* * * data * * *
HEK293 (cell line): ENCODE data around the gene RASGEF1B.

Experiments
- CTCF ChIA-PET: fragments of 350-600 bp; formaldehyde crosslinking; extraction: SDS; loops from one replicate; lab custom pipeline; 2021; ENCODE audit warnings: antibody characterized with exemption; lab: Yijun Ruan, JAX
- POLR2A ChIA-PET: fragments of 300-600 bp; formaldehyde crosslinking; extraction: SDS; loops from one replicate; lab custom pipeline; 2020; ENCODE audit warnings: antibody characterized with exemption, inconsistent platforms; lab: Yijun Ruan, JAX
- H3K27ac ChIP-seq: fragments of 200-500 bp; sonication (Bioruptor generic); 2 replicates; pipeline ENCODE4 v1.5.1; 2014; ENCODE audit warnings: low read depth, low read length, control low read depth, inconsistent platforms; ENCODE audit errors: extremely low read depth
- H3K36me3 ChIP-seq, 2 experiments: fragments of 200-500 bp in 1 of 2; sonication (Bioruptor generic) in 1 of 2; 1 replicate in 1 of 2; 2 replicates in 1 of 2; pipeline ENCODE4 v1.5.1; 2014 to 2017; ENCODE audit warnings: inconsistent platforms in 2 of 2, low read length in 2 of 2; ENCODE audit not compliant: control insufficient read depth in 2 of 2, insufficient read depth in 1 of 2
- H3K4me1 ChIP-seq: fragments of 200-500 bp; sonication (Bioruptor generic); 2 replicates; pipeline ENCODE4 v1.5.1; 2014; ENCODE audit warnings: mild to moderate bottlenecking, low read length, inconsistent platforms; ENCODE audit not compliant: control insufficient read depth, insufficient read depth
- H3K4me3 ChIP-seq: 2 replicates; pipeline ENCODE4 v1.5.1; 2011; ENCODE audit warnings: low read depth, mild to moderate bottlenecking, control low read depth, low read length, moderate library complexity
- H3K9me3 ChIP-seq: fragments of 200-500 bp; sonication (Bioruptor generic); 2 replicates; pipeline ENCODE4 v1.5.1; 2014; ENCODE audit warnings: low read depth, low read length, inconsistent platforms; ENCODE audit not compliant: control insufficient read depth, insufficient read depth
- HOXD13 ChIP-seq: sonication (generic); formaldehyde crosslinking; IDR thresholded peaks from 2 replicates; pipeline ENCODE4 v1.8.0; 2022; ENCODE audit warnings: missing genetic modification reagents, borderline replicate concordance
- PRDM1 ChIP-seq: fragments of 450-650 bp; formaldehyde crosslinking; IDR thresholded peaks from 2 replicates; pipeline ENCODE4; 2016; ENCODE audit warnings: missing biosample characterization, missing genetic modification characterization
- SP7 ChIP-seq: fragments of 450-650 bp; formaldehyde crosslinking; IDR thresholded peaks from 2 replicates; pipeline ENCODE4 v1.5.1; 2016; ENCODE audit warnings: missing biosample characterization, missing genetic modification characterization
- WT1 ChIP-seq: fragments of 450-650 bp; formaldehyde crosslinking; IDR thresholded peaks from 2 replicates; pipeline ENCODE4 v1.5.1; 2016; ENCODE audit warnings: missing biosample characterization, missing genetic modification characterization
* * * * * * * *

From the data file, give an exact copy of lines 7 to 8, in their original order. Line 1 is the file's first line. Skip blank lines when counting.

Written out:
- H3K4me1 ChIP-seq: fragments of 200-500 bp; sonication (Bioruptor generic); 2 replicates; pipeline ENCODE4 v1.5.1; 2014; ENCODE audit warnings: mild to moderate bottlenecking, low read length, inconsistent platforms; ENCODE audit not compliant: control insufficient read depth, insufficient read depth
- H3K4me3 ChIP-seq: 2 replicates; pipeline ENCODE4 v1.5.1; 2011; ENCODE audit warnings: low read depth, mild to moderate bottlenecking, control low read depth, low read length, moderate library complexity